You’ve likely noticed that chickens are notaries for eating just about anything you give them, or more commonly, anything they happen to find for themselves and tomatoes are something that many wonder whether or not chickens can eat due to the fact that they are part of the ‘nightshade’ family.
As omnivores and foragers, chickens not only can but will eat a large variety of foods and it’s, therefore, important to note not only which foods they like but also which foods are actually good for your chickens from a nutritional point of view.
Chickens can eat tomatoes and while they are a healthy treat, they should be consumed in moderation alongside a healthy, balanced staple diet. Chickens love tomatoes and while they are rich in vitamins and minerals, you should be careful that they only eat ripened tomatoes and never green/moldy tomatoes or the plant, leaves or flowers as these can be poisonous for chickens.
Can Chickens Eat Tomatoes
Tomatoes are a healthy food option for chickens when they are fed it in moderation. It’s always important to monitor a chicken’s diet when they are left to roam freely as chickens are both omnivores and foragers/scavengers.
This means that not only will they eat almost anything but that they will constantly be on the hunt for food sources which when left unmonitored, can lead to a very unbalanced and rather unhealthy diet, particularly when it comes to the quality of the eggs they lay.
As omnivores, chickens will eat both meat and fruit & vegetable sources and tomatoes are definitely something that is not only safe to eat, but also something that most chickens will go crazy over as a treat.
While it’s true that chickens love tomatoes, rumors certainly circulate the internet giving very mixed messages as to whether or not tomatoes are good for chickens.
Are Tomatoes Healthy or Dangerous for Chickens
The confusion over whether or not tomatoes are dangerous for chickens stems from the fact that they are members of the ‘nightshade’ family. As such, they contain solanine which is poisonous for chickens and will make them unwell, though this information can be slightly misleading.
Firstly, it’s the tomato plant, leaves and flowers that are high in solanine and not the actual tomato itself. It’s therefore the tomato plants that can be poisonous for chickens and not necessarily the tomato, especially when the tomato is ripe and free from solanine.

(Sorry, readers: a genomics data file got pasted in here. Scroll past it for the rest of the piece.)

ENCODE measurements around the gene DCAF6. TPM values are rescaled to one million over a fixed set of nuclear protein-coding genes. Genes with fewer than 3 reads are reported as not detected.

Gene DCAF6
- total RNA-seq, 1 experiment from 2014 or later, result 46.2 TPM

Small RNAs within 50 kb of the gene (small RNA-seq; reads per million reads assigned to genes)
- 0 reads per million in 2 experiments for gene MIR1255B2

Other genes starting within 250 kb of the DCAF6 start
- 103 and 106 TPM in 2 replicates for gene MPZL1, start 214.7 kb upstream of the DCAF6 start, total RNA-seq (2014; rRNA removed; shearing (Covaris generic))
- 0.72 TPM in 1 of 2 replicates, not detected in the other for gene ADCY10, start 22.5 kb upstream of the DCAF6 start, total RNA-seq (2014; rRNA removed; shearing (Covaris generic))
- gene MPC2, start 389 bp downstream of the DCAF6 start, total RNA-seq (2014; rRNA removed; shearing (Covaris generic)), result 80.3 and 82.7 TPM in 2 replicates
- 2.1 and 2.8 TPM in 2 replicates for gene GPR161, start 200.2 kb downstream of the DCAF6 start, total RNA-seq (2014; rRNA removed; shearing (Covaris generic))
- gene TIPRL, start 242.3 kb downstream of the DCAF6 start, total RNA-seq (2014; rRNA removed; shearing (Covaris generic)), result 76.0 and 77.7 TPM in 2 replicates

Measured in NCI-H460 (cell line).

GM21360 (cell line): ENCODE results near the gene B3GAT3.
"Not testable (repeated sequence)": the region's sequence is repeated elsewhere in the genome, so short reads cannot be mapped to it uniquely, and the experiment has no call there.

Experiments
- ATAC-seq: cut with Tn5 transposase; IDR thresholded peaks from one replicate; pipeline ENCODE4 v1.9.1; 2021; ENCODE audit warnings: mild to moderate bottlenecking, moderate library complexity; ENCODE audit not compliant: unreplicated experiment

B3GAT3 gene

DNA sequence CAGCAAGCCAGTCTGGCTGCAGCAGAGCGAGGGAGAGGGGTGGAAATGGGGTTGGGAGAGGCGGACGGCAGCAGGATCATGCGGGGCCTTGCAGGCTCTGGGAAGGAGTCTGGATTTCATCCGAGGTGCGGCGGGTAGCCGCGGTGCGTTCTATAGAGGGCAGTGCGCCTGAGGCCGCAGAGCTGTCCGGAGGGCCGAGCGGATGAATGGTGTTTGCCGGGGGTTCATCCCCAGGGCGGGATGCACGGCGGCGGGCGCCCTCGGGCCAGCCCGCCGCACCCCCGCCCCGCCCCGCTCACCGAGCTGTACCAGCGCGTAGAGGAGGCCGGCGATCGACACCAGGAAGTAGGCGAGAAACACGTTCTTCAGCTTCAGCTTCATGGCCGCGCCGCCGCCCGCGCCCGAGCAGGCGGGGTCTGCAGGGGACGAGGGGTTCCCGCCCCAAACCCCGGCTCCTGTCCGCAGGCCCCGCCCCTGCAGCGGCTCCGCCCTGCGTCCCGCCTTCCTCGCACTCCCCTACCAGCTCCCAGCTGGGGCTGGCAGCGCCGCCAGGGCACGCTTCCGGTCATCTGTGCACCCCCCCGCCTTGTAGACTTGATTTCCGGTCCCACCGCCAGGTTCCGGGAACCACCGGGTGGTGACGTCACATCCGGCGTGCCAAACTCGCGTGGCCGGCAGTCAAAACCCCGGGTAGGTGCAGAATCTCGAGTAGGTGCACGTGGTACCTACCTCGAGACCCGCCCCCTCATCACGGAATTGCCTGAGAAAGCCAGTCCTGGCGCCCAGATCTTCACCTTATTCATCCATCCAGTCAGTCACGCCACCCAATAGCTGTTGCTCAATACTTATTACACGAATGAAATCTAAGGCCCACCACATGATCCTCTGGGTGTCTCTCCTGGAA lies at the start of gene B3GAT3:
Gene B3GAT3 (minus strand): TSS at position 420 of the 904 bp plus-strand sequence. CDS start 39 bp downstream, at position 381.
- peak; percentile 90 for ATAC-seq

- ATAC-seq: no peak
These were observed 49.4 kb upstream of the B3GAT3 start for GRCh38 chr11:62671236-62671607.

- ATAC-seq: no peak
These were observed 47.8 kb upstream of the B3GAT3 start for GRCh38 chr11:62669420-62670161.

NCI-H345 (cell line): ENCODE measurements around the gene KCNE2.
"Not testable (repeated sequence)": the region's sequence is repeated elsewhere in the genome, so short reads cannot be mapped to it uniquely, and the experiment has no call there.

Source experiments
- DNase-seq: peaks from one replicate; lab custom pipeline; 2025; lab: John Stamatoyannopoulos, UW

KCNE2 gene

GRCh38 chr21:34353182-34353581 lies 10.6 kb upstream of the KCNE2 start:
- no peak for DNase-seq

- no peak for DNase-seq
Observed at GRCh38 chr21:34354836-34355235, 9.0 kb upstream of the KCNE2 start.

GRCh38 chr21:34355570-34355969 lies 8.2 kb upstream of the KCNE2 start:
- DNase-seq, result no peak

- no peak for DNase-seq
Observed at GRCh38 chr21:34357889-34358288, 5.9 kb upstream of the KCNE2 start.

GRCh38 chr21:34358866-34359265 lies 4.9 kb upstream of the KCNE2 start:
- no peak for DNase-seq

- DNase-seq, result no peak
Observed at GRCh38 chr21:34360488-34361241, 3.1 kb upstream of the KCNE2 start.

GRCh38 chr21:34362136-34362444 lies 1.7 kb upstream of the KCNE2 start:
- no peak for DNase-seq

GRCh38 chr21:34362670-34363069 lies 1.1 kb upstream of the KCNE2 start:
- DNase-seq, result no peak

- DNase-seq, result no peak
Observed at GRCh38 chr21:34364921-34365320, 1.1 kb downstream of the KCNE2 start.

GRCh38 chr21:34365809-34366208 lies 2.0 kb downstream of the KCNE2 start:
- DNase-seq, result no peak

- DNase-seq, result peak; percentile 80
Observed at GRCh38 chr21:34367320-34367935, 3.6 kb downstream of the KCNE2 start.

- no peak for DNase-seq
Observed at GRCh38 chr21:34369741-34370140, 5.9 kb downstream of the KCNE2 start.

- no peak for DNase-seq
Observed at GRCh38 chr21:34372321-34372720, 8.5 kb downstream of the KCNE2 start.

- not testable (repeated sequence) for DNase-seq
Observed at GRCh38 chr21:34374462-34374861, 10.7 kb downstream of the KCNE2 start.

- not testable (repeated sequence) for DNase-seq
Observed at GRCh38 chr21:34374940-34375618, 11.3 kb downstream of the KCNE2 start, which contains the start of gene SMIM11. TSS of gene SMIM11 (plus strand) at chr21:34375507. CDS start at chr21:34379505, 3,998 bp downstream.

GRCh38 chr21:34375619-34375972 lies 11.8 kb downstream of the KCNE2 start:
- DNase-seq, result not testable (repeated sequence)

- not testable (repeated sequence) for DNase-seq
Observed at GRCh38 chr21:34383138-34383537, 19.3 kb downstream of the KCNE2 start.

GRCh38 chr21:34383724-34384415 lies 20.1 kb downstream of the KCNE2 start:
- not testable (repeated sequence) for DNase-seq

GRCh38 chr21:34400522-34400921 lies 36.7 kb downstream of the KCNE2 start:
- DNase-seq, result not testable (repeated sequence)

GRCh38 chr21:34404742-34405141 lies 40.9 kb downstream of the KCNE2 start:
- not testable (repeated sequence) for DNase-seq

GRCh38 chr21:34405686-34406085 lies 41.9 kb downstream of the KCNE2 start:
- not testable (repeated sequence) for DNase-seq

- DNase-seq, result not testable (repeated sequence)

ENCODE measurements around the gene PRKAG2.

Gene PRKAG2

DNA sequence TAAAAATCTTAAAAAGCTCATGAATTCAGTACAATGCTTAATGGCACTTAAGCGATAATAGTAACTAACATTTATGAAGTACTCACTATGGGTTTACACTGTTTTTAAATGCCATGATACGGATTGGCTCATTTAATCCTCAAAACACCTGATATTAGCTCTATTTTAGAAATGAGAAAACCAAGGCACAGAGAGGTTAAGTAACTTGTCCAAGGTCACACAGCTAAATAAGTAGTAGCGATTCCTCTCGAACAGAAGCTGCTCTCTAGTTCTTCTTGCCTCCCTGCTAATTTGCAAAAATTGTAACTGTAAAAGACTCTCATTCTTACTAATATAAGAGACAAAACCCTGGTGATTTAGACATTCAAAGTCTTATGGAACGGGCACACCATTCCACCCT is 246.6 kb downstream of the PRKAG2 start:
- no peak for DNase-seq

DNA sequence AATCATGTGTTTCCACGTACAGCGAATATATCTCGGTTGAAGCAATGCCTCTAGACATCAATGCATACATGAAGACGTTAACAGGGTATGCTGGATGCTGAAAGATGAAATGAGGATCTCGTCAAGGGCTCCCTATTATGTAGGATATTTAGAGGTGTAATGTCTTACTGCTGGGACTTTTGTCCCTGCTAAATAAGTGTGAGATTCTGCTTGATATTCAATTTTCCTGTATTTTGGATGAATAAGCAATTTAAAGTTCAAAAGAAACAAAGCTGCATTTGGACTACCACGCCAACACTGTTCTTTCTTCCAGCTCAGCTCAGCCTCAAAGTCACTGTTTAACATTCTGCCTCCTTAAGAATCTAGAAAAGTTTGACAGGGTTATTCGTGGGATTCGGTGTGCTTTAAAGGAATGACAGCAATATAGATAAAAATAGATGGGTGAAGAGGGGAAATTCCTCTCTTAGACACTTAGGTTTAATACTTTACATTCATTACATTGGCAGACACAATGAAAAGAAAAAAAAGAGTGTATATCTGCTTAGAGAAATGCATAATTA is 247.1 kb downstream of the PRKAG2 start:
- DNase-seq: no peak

Secondly, much like humans, chickens have an innate understanding of what foods they can and can’t eat for the most part. While they are curious when it comes to pecking and testing for food sources, they also naturally have instincts that let them know a specific food isn’t good for them.
When pecking around a tomato plant, if they eat the plant or leaves to test it as a food source they will only take a single bite or two before realizing that the bitterness of the plant is not a suitable (or tasty) food source and will often ignore it from then on as a food option.
When looking at tomatoes in isolation, they are actually rich in vitamins and minerals which include vitamin C, K & B9, fiber, potassium and antioxidants.
Do Chickens Like Tomatoes
Chickens love tomatoes and will go crazy over them as a tasty treat or snack and if you don’t want to take our word for it, then take a look at this video which shows some chickens literally devouring tomatoes for some visual proof of their appeal.
While chickens love tomatoes, we wouldn’t advise that they are part of a staple diet and should instead be used as a tasty treat from your chickens from time to time. This can be intentional by providing them with some fresh, ripened tomatoes or as a way to get rid of some table scraps or leftovers rather than them going to waste (or compost).
The reason they should be consumed as a treat is to discourage them from overindulging in the tomatoes which will result in a reduced frequency of the eggs that they lay. This, for example, can be particularly problematic if you have tomato plants that are easily accessible for your chicken.
As a treat, you should feed your chickens ripe tomatoes that are chopped up finely into smaller, bite-sized chunks which will have less resemblance to a whole tomato and will also make it much easier for portion control.
What Tomatoes Should You Avoid
While ripe tomatoes can be a healthy and tasty treat for your chickens, unripened, green tomatoes can actually be damaging to their health and should be avoided at all costs.
This is because the greener and more similar in color the tomato is to the plant the more solanine it will contain and ultimately, the more poisonous and hazardous it can be for your chickens to consume.
If you observe your chickens in a vegetable patch or free-roaming garden/farm then you’ll soon notice that they have a natural tendency to know what foods are suitable for eating as we mentioned earlier and bitterness (caused by the solanine as a natural deterrent for eating the plant) is often enough for chickens to learn to avoid them after a few instances of sampling them.
Unripened and green tomatoes however can be slightly trickier to monitor as the taste and bitterness will vary depending on how ripe the tomato is. Therefore we’d advise that the chickens don’t have access to green tomatoes or the tomato plant if possible and that they are only fed fully ripe tomatoes in moderation.
Recommended Chicken feed
Tomatoes are a delicious and nutritious treat for your chickens and we’d like to emphasize the word treat. They should be consumed in moderation a few times per week and should always be ripe to avoid any potential for poisoning which could occur when consuming unripened or green tomatoes.
Alongside a nutritious and balanced diet, tomatoes can be a great treat for your chickens and something that we’d certainly encourage feeding them on occasion to supplement their staple diet and give them a treat that they will noticeably enjoy.